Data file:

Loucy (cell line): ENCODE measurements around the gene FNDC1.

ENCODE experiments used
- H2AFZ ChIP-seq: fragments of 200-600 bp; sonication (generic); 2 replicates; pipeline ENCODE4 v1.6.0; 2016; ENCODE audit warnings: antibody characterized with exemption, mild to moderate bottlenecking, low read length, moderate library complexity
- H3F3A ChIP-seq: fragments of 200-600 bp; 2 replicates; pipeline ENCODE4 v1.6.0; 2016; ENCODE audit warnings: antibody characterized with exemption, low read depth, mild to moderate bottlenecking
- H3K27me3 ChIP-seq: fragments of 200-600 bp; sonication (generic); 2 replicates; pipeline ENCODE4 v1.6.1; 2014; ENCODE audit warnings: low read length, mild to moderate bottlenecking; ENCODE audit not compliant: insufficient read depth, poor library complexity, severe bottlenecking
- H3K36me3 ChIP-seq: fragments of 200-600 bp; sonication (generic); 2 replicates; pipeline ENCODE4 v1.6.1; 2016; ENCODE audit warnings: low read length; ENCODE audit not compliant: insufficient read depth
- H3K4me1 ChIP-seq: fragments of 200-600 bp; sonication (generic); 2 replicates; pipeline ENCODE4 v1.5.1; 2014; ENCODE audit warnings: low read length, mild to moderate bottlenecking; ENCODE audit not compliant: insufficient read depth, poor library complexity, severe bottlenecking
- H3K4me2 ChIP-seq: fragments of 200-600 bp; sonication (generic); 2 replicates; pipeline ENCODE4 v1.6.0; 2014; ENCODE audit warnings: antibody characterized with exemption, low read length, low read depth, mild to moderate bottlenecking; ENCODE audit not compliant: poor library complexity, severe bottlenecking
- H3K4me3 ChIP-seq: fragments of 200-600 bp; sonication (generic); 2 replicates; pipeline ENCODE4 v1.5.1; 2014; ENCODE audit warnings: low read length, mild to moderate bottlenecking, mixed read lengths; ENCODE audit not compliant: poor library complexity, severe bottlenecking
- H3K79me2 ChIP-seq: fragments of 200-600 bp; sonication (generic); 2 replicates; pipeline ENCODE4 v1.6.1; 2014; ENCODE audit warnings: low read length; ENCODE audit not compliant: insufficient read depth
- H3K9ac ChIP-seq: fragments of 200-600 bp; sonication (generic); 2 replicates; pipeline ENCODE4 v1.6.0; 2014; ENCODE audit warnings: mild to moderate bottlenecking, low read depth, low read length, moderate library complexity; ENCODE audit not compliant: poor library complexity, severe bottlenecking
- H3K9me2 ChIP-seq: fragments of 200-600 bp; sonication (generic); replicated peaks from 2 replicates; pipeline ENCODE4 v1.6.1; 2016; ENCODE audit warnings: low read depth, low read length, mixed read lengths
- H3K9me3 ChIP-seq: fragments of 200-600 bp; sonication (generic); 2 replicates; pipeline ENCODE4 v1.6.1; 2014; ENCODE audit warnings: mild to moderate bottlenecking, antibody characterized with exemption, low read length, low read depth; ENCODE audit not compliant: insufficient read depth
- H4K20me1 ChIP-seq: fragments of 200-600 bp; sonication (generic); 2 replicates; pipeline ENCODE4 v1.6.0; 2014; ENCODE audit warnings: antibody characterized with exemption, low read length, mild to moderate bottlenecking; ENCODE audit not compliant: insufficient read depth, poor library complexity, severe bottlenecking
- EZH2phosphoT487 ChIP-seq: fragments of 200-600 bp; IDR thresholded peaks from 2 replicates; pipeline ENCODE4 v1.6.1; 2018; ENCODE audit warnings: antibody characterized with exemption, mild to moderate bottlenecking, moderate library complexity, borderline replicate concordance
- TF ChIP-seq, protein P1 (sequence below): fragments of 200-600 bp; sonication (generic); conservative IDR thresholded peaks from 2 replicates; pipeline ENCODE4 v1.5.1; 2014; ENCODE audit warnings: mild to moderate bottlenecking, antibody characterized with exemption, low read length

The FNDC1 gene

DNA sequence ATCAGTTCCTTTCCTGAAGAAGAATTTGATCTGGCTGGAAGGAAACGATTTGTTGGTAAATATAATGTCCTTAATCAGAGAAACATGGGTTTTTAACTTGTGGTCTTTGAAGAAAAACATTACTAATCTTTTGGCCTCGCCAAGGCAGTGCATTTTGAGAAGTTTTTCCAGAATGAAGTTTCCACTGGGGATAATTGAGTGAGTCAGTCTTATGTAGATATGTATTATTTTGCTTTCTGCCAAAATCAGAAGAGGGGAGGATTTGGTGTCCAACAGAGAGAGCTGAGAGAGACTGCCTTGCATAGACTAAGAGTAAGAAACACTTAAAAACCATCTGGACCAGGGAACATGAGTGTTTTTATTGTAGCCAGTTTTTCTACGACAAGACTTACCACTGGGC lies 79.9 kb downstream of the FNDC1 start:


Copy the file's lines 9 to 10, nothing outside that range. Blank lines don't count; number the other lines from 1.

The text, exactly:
- H3K4me3 ChIP-seq: fragments of 200-600 bp; sonication (generic); 2 replicates; pipeline ENCODE4 v1.5.1; 2014; ENCODE audit warnings: low read length, mild to moderate bottlenecking, mixed read lengths; ENCODE audit not compliant: poor library complexity, severe bottlenecking
- H3K79me2 ChIP-seq: fragments of 200-600 bp; sonication (generic); 2 replicates; pipeline ENCODE4 v1.6.1; 2014; ENCODE audit warnings: low read length; ENCODE audit not compliant: insufficient read depth